How to Clean Tile Grout With Household Cleaning Products

You don't have to buy anything fancy or expensive to get your grout clean.

1 / 6

What Is Tile Grout?

What is grout? Basically, it’s the stuff that fills the gaps between the tiles. There are cement and non-cement (epoxy and other materials) versions of it. Grout is not what holds the tiles to the surface, but it does help strengthen the tiles and add to the visual appeal.

It’s also there to help keep the surface clean by preventing dirt and grime from getting wedged in the gaps that would otherwise be there between the tiles without it. Of course, keeping grout clean poses its own set of challenges.

Frequent exposure to hard water, soap and hair care products can quickly turn clean bathroom tile grout into a dingy mess. The good news is that, in most cases, dingy grout can be effectively cleaned with a mixture of common household cleaners.

How Often Should You Clean Tile Grout?

That depends on where the grout is located. For a tiled shower where there’s regular use and constant moisture, the grout will need to be cleaned more often than a tiled wall. It’s best to clean grout as soon as it starts to look dirty, discolored or whenever mold and mildew start are starting to build up.

How to Clean Grout

The recommended cleaning method depends on how dirty your grout is to begin with. Some solutions will be more suitable for regular grout cleaning and maintenance, while others are made to really get after the gunk on especially grimy grout. Here are four methods for cleaning grout using common household cleaning supplies that you probably already have under your sink.

2 / 6
Family Handyman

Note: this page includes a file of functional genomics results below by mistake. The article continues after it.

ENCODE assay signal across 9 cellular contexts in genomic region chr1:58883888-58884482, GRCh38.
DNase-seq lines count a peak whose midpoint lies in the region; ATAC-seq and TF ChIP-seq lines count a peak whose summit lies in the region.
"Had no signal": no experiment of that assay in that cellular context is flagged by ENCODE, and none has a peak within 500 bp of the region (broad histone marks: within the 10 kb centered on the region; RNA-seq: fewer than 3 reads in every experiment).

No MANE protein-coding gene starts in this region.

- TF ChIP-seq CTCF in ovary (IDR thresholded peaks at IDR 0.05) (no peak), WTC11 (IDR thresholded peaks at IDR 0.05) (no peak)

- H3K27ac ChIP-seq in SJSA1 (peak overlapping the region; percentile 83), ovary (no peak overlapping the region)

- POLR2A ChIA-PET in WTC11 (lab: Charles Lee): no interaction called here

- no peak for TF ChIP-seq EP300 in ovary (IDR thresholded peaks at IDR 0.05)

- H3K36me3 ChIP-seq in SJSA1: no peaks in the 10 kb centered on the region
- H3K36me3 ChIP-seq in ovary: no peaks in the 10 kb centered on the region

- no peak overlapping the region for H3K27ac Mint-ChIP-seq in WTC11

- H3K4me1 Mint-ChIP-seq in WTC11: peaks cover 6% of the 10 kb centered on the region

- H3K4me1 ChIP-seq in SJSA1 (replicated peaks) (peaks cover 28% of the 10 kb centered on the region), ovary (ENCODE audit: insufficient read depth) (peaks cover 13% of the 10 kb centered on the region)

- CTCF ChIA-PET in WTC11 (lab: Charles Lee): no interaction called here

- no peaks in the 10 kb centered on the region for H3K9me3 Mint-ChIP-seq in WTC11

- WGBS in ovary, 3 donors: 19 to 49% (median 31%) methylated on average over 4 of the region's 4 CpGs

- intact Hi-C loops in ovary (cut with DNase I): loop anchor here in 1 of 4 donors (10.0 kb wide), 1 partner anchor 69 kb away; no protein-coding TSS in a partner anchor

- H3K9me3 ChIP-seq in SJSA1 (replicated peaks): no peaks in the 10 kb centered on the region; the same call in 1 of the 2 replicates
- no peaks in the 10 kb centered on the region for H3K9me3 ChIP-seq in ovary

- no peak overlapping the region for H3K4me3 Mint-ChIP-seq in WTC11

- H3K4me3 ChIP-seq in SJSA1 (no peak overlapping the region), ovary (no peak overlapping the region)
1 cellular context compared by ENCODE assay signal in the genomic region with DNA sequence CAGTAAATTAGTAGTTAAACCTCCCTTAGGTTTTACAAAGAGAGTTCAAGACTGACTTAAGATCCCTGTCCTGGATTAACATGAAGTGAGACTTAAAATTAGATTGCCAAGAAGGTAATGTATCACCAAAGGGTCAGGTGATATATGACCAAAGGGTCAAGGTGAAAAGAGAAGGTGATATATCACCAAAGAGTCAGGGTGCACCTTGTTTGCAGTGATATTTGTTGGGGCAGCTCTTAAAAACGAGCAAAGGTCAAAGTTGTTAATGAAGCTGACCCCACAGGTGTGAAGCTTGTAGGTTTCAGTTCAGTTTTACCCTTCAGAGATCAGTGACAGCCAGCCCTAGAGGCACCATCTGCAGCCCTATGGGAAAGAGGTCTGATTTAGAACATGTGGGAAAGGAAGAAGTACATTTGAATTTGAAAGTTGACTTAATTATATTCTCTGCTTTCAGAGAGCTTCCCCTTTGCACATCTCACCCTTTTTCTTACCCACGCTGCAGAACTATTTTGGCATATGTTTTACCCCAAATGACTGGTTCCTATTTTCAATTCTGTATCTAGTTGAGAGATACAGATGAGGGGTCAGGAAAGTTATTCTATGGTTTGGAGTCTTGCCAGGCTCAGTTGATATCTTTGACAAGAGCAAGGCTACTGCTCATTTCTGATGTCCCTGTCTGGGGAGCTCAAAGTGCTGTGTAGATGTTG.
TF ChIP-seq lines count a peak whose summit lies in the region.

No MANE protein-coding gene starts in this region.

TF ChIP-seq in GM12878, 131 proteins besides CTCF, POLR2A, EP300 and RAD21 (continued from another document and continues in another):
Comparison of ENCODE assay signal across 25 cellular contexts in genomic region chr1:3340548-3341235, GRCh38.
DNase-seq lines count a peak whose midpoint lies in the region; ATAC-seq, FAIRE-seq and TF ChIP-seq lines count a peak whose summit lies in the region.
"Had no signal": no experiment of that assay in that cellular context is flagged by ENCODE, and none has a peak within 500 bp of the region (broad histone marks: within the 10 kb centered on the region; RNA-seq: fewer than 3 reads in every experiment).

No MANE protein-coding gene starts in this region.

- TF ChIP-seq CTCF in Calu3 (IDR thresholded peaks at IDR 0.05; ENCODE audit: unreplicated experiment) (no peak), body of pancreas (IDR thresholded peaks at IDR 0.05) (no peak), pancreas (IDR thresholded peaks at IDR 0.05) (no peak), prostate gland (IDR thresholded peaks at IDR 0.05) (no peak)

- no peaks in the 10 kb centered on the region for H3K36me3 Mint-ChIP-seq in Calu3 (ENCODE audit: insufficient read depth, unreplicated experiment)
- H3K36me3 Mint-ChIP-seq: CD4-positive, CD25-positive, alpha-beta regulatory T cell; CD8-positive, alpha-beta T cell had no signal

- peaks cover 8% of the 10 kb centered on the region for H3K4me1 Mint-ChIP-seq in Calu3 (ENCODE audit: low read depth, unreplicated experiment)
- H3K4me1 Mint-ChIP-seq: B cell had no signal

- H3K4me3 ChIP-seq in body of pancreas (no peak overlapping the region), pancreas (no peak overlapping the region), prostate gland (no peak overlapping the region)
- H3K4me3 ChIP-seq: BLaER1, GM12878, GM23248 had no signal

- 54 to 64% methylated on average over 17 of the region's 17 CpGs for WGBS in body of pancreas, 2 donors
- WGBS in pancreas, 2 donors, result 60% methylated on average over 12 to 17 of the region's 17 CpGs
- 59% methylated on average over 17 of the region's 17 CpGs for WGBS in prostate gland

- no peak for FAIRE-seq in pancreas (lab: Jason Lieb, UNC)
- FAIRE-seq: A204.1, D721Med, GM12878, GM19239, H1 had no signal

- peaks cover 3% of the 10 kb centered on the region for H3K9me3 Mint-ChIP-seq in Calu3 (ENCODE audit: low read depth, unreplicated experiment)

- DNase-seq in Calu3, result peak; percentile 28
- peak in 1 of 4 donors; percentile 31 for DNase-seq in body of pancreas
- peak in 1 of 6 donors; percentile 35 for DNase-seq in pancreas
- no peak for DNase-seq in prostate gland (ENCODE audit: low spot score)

Maintain Grout with Warm Water and a Stiff Brush

If the grout between your tiles appears to be in good shape and you want to keep it that way, clean it regularly with warm water and a stiff brush. Fill a spray bottle with warm water, then spray and scrub along the grout lines. Avoid brushes with metal bristles since those could strip away any sealant, damage the grout and scratch the tile.

3 / 6
Family Handyman

Create a Water and Vinegar Mixture

If plain water no longer keeps your grout clean, then it’s time to add vinegar. Start by filling half of a spray bottle with warm water and the other half with white vinegar. Regular distilled white vinegar will work fine, but go with cleaning vinegar if you have it on hand. Spray the mixture along the grout lines and wait for at least five minutes before starting to scrub, once again using a brush with stiff (but not metal) bristles.

4 / 6
Family Handyman

Clean Tile Grout With Baking Soda

As anyone familiar with creating their own household cleaning products can tell you, baking soda is not just for baking. It can be used to deodorize shoes, clean upholstery and yes, scrub dirty grout. Make a paste of baking soda and water and spread it across the grout lines. Once the paste has been applied, spray some of that half-vinegar and half-water solution on top of the paste. This will cause it to foam. Once the foaming subsides, scrub the grout with a non-metal brush and rinse.

5 / 6
Family Handyman

Add Hydrogen Peroxide

If you’ve tried water, vinegar and baking soda and you still have dingy grout, don’t worry. There’s one more ingredient in your grout-cleaning repertoire: Hydrogen peroxide. Apply it directly to your grout, brush and rinse away. Or substitute it for the water when making the baking soda paste above.

6 / 6
Family Handyman

Stronger Grout Cleaners

If you’ve tried all these solutions and still find yourself with unsightly grout, it’s time to move to the next level of cleaning products. Heavy-duty options include chlorine bleach; oxygen bleach; and handy bleach pens that make it easy to apply the bleach right on the grout lines. If you decide to use a bleach-based solution or something similar, be sure that you handle any toxic chemicals with care and ventilate your workspace the best you can.

Harrison Kral
After spending his college summers pouring concrete and building decks, Harrison Kral decided to find a way to put his insider knowledge of construction to use…. just in an air-conditioned setting. He’s an established writer and editor in the DIY space who has written extensively on the home building industry, the housing market, and general DIY trends.